This region is home to several of Australia’s deposits of uranium and not only holds cultural significance as part of the Seven Sisters Dreaming Songline, but also environmental significance.




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If the mine goes ahead, groundwater levels would drop by 50cm and wouldn’t fully recover for 200 years. And 2,422 hectares of native vegetation would be cleared.

I visited the site 16 years ago and, like the rest of the Western Australian outback, there’s a wonderful paradox where the land appears barren, but is, in fact, rich with biodiversity.

The former pilot open cut at Yeelirrie, February 2003 – unrehabilitated from the early 1980s.
Photo G M Mudd

Native animals living in underground water, called stygofauna, are one such example of remarkable Australian fauna that aren’t obvious at first glance. These animals are under threat of extinction if the Yeelirrie uranium mine goes ahead.

Stygofauna are ecologically fragile

Most stygofauna are very tiny invertebrates, making up species of crustaceans, worms, snails and diving beetles. Some species are well adapted to underground life – they are typically blind, pale white and with long appendages to help them find their way in total darkness.

Yeelirrie stygofauna.
Photograph by Giulia Perina, Subterranean Ecology Pty Ltd

In 2016, the Western Australian Environmental Protection Agency (EPA) advised against building the Yeelirrie uranium mine because it would threaten the stygofauna species there, despite the proposed management strategies of Cameco Australia, the mine owner.

Stygofauna are extremely local, having evolved in the site they’re found in. This means individual species aren’t found anywhere else in the world.

EPA chairman Tom Hatton said:

Despite the proponent’s well-considered management strategies, based on current scientific understanding, the EPA concluded that there was too great a chance of a loss of species that are restricted to the impact area.

Yeelirrie has a rich stygofauna habitat, with 73 difference species recorded.

A species of stygofauna in Yeelirrie.
Photograph by Giulia Perina, Subterranean Ecology Pty Ltd

And to get to the uranium deposit, the miners need to dig through the groundwater, a little like pulling the plug in the middle of the bathtub. Stygofauna have adapted to living at different levels of the water, so pulling out the plug could dry out important parts of their habitat.

Stygofauna are also susceptible to any changes in the chemistry of the groundwater. We simply do not know with confidence what mining will do to the groundwater chemistry at Yeelirrie in the long term. Various wastes will be backfilled into former pits, causing uncertainty for the welfare of surrounding stygofauna.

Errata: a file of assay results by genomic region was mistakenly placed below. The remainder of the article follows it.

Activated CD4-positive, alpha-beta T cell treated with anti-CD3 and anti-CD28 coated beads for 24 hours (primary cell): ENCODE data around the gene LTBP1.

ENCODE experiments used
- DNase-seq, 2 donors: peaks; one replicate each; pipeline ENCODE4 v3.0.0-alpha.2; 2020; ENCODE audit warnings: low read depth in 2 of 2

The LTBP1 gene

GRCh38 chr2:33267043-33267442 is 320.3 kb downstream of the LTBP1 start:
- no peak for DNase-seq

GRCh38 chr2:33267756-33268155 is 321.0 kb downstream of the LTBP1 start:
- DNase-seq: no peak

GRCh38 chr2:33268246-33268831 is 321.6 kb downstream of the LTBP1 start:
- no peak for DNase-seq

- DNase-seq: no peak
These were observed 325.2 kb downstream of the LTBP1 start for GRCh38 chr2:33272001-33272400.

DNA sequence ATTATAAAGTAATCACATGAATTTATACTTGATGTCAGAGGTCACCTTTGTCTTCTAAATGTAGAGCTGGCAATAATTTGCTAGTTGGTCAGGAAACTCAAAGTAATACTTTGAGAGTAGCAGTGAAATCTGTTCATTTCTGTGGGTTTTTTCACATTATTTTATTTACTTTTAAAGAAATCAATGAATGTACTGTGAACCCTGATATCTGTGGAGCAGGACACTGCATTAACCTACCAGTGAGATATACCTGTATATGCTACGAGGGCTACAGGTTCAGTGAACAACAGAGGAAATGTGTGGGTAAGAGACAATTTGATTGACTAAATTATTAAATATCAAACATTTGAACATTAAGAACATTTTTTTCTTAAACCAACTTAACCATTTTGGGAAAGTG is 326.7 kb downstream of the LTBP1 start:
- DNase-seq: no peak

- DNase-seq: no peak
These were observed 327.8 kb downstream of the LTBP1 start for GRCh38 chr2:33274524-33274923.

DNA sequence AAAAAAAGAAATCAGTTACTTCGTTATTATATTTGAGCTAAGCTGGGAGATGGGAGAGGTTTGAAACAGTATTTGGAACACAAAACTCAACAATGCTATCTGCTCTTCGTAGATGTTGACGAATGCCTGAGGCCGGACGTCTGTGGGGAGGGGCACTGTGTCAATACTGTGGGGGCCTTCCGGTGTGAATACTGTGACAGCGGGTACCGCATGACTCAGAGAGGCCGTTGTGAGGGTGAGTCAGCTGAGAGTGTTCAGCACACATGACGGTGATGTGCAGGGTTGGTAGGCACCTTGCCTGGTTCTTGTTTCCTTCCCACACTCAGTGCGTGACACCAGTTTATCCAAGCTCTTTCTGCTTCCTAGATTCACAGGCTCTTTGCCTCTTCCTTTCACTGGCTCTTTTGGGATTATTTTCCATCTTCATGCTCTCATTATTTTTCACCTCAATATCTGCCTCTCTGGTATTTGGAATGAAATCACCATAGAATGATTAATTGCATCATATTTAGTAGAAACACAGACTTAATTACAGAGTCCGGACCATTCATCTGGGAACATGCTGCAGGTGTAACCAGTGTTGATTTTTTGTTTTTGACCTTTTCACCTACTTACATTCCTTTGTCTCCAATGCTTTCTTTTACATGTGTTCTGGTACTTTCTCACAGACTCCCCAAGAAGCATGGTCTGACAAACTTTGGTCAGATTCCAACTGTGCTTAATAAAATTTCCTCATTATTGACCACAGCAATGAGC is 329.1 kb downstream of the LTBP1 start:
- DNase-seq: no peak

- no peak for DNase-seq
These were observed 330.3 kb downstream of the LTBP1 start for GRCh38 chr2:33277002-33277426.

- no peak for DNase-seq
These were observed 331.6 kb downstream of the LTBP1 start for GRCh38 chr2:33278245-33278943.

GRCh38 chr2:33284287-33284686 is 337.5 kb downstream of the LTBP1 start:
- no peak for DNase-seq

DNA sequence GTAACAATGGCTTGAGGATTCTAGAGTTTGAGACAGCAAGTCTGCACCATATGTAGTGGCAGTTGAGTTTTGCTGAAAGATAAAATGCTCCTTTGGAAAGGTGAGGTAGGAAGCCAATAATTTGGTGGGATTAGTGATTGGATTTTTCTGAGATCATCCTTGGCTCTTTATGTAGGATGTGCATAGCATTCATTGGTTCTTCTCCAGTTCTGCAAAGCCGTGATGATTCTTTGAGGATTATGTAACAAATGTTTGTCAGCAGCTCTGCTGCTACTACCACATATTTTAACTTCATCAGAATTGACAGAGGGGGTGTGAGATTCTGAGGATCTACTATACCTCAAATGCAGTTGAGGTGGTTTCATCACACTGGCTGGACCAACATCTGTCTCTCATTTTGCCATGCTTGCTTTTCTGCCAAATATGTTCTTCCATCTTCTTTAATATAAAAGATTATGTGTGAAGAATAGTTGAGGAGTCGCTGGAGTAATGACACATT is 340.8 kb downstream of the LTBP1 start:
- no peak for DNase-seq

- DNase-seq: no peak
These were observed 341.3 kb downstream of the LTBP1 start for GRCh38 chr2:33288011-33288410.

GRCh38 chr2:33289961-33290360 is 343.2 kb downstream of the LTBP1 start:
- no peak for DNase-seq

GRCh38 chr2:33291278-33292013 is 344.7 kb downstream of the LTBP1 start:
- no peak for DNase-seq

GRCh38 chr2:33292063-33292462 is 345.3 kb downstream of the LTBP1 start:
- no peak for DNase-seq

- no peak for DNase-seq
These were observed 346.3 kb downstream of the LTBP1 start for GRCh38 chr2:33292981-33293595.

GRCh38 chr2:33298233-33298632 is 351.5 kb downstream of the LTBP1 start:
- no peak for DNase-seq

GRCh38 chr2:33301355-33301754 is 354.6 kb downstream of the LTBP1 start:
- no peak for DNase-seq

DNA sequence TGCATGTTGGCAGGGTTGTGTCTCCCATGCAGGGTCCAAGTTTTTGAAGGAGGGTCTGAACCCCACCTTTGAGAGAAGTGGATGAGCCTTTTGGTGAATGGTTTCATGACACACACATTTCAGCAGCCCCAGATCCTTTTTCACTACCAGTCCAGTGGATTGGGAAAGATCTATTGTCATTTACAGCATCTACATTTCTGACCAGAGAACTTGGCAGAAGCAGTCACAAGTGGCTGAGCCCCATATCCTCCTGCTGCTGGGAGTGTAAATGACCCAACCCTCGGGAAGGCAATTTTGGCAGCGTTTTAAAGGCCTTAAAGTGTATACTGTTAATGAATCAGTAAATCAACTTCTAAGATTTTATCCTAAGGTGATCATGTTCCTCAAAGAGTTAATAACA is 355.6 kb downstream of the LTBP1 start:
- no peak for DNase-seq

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The approval conditions suggest that the mine should not be allowed to cause extinction – but if this does happen, nothing can be done to reverse it. And there would be no penalty to Cameco either – which has said it can’t guarantee such a condition can be met.

So are the economic benefits worth wiping out a species?

Short answer: no. But let’s, for a moment, ignore these subterranean animals and look at whether the mine would be beneficial.

Yeelirrie is one of Australia’s largest uranium deposits – and yet it has a low grade of 0.15% (as uranium oxide). This refers to the amount of uranium found in rock. For comparison, the average grade of uranium mines globally is normally 0.1 to 0.4% of uranium oxide (with some higher and others lower).

And Cameco’s Cigar Lake and McArthur River mines in Canada have typically been 15-20% of uranium oxide. Despite such rich ore, McArthur River was uneconomic and closed indefinitely in early 2018.

What’s more, the future of nuclear power is not bright. According to the World Nuclear Industry Status Report, the number of nuclear reactors under construction around the world is at its lowest point in a decade, as renewable energy increases. The amount of nuclear electricity produced each year is flat. And nuclear’s share of global electricity is constantly falling behind renewables.




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But, in any case, we don’t yet know enough about these stygofauna to warrant their extinction. They could, for instance, have untold benefits to medical science, or perhaps have wider environmental and cultural significance.

And, ethically, what right do we have to wipe out a species? They have evolved and survived just like us. At the end of the day, there are much safer, cheaper, more ethical and cleaner ways to generate electricity to boil a kettle.The Conversation

Gavin Mudd, Associate Professor of Environmental Engineering, RMIT University

This article is republished from The Conversation under a Creative Commons license. Read the original article.